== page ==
Nick Evans is thought of by many, including myself, as the best fly-half in the Northern Hemisphere. This is of course debatable and I have spent many hours arguing over who is better: perhaps Jonny Sexton (on his day), or Priestland, Flood, O’Gara or even Wilko down in Toulon, but consistently it’s very hard to argue for anyone other than Evans.
His non-selection for the All Blacks in the 2008 Tri-Nations – whilst still mystifying – was a revelation, as it gave those of us who enjoy free-flowing skilful rugby someone to marvel at in the North. His arrival at Harlequins and the club’s subsequent revival is certainly no coincidence.
Since he joined Quins and signed his first contract in 2008, he has enjoyed both ecstasy and heartbreak in equal measure, and his stay has not been without its fair share of controversy either.
In his first season, he helped achieve back-to-back victories over Stade Francais in the Heineken Cup. This is certainly no small feat today, but given their squad at that time included names such as Hernandez, both Bergamasco brothers, Roncero, Szarzewski, Marconnet, Parisse and Leguizamon – all of whom would be on or at least very near to a team sheet for a World XV back in 2008 – it is a pretty impressive achievement.
Then in 2009, after the revelations of Bloodgate and the demise of Dean Richards, there was a raft of changes at Harlequins – but Evans still helped the club through a torrid time with their name being dragged through the mud, and he assisted them to a respectable 8th in the league.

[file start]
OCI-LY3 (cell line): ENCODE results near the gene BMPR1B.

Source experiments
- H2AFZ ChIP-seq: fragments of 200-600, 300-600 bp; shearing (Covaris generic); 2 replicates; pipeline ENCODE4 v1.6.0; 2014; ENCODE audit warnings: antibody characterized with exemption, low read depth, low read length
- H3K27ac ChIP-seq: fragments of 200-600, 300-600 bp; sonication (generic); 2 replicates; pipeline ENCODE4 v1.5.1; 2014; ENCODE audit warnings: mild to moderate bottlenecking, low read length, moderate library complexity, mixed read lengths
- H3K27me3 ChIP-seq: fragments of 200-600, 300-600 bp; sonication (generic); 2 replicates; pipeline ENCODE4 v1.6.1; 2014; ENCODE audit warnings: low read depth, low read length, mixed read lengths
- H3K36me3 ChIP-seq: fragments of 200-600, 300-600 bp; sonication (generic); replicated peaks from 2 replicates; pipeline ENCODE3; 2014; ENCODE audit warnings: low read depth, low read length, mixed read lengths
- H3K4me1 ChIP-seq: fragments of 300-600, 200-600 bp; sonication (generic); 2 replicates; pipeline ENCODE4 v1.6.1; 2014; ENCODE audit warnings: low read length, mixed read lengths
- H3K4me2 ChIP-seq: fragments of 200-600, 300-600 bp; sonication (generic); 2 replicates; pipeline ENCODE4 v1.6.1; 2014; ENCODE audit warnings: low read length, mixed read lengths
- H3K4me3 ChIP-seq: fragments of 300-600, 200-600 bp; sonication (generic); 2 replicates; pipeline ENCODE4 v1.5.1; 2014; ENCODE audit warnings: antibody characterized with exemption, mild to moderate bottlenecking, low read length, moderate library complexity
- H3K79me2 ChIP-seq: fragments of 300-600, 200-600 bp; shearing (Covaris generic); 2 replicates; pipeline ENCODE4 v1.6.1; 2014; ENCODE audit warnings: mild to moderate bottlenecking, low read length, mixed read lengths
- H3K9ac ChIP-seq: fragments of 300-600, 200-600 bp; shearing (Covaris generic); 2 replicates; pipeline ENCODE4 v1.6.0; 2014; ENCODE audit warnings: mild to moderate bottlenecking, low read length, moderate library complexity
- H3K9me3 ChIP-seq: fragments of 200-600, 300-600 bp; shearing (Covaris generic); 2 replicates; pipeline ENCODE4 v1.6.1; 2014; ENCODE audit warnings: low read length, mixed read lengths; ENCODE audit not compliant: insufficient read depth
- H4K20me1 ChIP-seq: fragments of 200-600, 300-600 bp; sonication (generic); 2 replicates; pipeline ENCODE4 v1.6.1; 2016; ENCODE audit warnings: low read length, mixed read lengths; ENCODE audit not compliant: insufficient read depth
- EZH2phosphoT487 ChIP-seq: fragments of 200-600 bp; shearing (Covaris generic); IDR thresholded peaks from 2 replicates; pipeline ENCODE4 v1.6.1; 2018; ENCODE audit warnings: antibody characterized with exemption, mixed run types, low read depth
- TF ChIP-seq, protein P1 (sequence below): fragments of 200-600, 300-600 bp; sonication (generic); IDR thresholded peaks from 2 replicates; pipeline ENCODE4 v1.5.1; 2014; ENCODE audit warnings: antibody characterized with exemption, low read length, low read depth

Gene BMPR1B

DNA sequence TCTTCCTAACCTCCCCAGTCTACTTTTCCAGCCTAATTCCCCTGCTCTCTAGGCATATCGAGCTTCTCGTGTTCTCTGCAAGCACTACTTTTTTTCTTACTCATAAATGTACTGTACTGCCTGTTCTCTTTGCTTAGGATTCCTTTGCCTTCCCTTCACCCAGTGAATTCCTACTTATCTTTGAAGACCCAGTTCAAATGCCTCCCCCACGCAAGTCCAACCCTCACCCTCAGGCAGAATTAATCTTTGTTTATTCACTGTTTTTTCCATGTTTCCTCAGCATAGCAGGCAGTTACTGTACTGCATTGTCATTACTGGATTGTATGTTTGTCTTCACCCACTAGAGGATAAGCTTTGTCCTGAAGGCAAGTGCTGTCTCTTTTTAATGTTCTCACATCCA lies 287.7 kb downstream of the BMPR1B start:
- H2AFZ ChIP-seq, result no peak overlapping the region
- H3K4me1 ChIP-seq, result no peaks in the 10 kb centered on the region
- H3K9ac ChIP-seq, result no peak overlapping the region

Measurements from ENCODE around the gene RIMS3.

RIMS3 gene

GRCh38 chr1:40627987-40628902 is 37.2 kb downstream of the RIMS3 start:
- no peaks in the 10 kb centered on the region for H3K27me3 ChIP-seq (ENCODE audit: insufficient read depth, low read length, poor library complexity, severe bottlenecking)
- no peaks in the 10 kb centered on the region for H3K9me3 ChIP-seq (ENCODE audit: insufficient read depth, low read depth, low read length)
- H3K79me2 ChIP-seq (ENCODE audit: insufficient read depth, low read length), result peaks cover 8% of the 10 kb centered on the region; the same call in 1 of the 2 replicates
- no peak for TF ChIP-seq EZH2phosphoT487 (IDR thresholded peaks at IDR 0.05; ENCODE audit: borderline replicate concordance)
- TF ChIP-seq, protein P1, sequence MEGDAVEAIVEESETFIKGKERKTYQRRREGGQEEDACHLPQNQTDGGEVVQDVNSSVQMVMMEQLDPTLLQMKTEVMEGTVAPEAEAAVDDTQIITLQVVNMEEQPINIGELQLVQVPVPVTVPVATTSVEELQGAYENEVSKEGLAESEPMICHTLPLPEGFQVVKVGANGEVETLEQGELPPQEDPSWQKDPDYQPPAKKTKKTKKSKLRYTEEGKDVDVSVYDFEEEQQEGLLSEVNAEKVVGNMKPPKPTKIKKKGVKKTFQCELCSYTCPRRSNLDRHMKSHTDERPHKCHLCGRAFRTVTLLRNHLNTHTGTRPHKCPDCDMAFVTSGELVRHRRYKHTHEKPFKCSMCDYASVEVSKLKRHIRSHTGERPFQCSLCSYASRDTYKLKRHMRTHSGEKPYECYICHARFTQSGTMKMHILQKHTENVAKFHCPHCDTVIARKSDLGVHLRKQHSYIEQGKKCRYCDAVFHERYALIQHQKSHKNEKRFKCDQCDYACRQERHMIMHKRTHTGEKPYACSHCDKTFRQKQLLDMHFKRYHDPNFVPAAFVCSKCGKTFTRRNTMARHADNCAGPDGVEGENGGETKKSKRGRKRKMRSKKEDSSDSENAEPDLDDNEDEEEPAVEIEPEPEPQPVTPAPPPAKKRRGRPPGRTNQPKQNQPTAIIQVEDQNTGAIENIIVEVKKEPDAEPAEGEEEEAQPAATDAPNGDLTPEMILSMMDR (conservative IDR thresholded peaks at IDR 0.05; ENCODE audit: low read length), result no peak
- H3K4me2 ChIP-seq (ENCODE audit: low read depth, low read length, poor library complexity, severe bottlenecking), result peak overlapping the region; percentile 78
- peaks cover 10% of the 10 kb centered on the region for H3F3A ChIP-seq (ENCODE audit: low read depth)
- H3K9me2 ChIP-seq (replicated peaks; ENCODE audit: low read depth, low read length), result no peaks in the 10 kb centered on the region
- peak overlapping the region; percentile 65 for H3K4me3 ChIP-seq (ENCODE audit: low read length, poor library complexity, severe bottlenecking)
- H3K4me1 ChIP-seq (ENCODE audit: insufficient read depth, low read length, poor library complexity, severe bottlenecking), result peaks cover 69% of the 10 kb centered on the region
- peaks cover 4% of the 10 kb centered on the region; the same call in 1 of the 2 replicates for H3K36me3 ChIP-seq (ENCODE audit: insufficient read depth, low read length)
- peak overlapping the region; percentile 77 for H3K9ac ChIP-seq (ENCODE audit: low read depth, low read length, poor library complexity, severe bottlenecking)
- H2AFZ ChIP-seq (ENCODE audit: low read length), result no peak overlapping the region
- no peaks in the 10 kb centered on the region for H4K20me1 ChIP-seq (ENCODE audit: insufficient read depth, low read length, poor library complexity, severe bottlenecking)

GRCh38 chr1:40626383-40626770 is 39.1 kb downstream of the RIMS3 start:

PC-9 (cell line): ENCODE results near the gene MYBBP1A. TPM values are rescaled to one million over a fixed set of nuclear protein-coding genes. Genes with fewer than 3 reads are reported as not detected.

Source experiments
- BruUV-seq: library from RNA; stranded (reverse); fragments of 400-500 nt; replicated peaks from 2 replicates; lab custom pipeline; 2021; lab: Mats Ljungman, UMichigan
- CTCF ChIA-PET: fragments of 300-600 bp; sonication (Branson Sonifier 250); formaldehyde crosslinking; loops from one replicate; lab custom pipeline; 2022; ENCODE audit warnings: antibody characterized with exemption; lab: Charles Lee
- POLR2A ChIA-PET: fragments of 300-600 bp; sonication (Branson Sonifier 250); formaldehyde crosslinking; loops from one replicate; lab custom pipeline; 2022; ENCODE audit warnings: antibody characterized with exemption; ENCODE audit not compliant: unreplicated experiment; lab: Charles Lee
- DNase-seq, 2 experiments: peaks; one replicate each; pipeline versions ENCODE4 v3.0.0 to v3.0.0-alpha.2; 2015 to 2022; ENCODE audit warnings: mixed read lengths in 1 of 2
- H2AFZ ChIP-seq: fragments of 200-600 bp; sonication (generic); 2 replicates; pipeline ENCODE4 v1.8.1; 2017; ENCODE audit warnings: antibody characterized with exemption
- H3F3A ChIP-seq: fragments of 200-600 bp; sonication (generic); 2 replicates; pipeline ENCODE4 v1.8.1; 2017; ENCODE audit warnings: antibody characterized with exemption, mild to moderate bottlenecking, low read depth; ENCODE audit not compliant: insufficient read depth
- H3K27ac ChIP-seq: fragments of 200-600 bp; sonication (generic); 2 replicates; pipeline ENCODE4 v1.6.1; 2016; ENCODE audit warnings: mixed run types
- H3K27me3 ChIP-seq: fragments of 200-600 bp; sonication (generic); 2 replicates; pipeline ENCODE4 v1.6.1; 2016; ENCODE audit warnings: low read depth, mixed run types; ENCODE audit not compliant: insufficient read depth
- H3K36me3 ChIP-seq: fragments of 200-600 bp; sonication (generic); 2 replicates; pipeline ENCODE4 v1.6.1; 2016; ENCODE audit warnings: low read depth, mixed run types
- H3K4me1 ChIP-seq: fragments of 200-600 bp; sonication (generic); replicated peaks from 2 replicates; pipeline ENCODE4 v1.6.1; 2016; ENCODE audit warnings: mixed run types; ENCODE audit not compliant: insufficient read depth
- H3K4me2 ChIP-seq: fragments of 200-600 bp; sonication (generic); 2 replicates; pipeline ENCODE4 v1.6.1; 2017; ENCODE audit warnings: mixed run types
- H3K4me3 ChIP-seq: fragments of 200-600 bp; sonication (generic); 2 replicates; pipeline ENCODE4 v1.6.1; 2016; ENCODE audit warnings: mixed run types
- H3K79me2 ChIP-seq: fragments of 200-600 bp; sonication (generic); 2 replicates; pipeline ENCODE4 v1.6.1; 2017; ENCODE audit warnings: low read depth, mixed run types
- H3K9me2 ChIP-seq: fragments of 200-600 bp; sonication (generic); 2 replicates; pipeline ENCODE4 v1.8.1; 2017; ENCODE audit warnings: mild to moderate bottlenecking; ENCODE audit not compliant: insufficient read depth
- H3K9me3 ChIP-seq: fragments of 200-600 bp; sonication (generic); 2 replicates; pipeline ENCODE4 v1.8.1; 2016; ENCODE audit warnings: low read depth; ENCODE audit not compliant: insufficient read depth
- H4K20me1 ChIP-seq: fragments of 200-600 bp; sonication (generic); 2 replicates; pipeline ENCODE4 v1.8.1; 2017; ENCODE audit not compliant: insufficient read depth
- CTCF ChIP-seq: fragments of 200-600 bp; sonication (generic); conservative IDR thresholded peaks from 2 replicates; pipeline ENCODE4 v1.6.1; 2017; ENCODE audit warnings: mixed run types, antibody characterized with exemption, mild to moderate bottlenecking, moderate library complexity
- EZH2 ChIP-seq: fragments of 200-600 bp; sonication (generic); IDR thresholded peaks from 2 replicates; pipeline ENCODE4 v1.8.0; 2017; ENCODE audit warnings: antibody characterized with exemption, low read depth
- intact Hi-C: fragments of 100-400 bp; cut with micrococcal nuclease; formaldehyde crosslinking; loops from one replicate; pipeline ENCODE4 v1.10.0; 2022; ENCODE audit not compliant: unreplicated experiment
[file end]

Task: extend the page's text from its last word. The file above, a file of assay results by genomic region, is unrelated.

In his third season, with time helping to heal some of the gaping wounds of Bloodgate, Evans guided Harlequins to an historic away victory in Thomond Park against a resurgent Munster. This was only their second defeat in European competition at home, and the Limerick faithful seemed shell-shocked to have lost. Evans though wasn’t finished, as the season culminated for Quins with their first serious cup win in years. He secured the Amlin Challenge Cup with the last kick of the match to seal a 19-18 victory over a hugely deflated Stade Francais side.
Nevertheless, last season was the one to make people stand up and take note of what was happening at Harlequins. Their unbeaten start to the season and the All Blacks’ injury crisis during the Rugby World Cup shone a light on Evans’ performances. This fantastic season culminated with their first ever Aviva Premiership title after they defeated Leicester Tigers in the final, and Evans was voted the Players’ Player of the Season by the RPA.
All this will be by-the-by though if Harlequins do not tie him down for the reminder of his career. Evans’ current contract expires as the end of this season and at the age of 32, his next deal will probably be his last. The man is quite simply a rugby genius and if he can avoid serious injury, he could help Harlequins create a dynasty similar to those at Wasps under Dallagio et al and at Leicester under Johnson.
Evans said on this very matter that, “I’m no spring chicken, but I’d also love to stay. We’ll have to wait and see what happens.” Which is why I am saying loud and clear for everyone to hear, “SIGN HIM UP CONOR, SIGN HIM UP!”